through as a first-team All-Pro superstar.

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The Chicago Bears made plenty of headlines this offseason for their marquee draft selections and free-agent signings, but the long-term extension they hammered out with a homegrown talent was arguably one of their most
impactful moves.

By locking down rising star corner Jaylon Johnson through the 2027 season, the Bears shored up the cornerback position for the foreseeable
future Johnson had a career year, earning his first
Pro Bowl nod and securing second-team All-Pro honors to prove it.

Although he’s been a fixture in the starting lineup since the club selected him in the second round of the 2020 draft, Johnson elevated his game to another level. He secured a career-high four interceptions—including one returned for a touchdown—and only allowed a personal-best completion rate of 55.2 percent while giving up just two touchdowns across the 58 targets he faced in 2023.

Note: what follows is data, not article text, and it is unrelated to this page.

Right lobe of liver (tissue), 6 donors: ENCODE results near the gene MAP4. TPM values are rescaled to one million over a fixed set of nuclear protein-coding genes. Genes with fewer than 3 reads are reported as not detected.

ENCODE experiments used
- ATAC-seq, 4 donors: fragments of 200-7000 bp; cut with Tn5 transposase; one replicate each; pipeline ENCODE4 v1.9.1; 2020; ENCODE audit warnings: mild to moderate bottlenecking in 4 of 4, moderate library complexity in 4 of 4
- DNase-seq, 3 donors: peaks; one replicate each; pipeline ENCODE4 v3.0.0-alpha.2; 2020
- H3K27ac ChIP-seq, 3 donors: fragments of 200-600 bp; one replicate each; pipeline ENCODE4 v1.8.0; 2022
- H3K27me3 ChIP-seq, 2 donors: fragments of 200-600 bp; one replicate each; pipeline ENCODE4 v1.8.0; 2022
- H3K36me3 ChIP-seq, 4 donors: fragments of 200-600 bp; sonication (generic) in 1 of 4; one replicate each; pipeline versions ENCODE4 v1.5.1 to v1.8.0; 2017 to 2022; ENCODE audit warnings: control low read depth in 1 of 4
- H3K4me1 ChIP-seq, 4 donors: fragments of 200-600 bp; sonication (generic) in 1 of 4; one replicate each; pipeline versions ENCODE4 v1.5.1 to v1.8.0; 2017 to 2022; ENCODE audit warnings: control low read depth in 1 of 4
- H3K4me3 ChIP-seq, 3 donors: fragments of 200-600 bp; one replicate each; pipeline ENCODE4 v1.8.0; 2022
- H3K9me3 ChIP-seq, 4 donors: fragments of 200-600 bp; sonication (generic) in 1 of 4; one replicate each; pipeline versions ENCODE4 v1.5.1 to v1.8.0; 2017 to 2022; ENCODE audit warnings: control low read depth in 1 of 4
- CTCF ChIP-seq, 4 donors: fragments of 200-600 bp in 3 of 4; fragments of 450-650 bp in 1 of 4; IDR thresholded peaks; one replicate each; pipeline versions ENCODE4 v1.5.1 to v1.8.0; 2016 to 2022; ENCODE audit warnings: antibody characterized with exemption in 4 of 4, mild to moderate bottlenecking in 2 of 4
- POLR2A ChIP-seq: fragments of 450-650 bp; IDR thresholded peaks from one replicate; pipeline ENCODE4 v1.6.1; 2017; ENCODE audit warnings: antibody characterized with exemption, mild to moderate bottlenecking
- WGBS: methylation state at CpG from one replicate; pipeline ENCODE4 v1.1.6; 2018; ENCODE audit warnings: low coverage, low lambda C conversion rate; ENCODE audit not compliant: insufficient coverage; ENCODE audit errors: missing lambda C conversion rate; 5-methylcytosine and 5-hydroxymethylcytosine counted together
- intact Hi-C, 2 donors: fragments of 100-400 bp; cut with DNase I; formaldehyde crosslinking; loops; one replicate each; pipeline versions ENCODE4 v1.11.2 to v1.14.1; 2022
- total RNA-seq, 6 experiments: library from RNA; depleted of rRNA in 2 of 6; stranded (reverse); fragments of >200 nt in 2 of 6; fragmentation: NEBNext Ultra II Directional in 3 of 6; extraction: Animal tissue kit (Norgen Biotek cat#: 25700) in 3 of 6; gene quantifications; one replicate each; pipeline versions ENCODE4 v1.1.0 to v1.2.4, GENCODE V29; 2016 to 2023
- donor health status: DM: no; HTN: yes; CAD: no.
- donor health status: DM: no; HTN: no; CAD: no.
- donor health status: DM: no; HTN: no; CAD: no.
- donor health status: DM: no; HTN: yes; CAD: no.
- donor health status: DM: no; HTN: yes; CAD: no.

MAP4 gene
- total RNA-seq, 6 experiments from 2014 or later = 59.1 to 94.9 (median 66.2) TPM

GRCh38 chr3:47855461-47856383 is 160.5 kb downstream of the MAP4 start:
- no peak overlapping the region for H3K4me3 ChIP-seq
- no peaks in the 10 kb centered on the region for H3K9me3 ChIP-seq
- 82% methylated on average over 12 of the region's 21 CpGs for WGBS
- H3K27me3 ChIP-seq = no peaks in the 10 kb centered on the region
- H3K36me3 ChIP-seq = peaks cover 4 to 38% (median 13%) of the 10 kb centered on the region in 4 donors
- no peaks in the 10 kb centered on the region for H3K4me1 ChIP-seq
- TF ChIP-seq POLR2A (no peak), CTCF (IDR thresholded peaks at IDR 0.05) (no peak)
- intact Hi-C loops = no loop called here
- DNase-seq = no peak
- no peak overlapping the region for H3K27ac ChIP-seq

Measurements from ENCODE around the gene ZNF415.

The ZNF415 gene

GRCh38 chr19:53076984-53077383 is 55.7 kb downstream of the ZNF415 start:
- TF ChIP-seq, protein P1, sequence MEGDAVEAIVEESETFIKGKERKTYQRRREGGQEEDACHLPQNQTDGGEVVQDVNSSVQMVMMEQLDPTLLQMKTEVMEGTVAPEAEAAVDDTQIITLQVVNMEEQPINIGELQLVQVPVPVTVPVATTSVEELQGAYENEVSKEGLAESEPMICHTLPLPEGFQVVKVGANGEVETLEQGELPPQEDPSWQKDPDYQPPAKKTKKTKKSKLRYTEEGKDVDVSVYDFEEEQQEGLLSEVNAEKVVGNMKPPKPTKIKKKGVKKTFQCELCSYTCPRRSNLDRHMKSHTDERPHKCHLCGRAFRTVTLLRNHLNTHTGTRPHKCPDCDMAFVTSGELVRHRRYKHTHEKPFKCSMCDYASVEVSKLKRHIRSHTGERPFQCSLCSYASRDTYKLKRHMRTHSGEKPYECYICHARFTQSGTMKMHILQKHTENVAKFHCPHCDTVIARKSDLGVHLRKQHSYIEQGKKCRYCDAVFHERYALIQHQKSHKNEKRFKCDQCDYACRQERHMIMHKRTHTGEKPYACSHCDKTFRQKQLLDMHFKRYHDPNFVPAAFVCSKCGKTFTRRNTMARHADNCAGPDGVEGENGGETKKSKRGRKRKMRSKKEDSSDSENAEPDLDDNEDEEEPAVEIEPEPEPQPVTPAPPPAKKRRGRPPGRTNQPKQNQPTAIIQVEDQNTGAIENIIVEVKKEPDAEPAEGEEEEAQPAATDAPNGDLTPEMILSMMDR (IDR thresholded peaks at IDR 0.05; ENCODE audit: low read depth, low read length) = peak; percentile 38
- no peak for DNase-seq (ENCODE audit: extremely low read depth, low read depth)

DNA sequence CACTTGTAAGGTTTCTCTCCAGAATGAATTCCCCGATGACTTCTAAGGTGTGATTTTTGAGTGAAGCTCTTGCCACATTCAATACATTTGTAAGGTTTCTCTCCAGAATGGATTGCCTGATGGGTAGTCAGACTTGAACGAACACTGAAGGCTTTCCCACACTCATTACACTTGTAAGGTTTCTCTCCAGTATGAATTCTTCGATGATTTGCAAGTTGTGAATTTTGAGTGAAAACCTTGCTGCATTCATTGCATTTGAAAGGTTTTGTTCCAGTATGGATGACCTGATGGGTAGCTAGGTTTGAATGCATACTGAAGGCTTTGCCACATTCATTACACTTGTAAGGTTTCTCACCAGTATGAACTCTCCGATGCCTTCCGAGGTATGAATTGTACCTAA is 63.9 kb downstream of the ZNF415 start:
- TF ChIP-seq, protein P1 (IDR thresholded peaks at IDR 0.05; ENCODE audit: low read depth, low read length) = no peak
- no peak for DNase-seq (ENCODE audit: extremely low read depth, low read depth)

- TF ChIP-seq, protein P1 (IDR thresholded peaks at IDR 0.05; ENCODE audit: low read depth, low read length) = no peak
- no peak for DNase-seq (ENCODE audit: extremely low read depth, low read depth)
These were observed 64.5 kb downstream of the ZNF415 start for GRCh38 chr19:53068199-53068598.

Johnson scored a phenomenal 90.8 Pro Football Focus grade and landed a spot on the site’s first-team All-Pro squad. PFF noted that he allowed a mere 195 yards on plays in which he was the primary coverage defender—the fewest of any corner to log at least 250 coverage snaps this past season.

Chicago rewarded Johnson by giving him a four-year, $76
million contract just days after hitting the cornerback with the franchise tag.

Only 25 years old and barely scratching the surface of his immense potential, Johnson will play a critical role over the next few years for a Bears squad seeking to exit its rebuild and become a contender. If Johnson develops into a regular on the All-Pro first team—a real possibility based on his rare mix of proven production and vast potential—Chicago will be a nightmare matchup for opposing quarterbacks.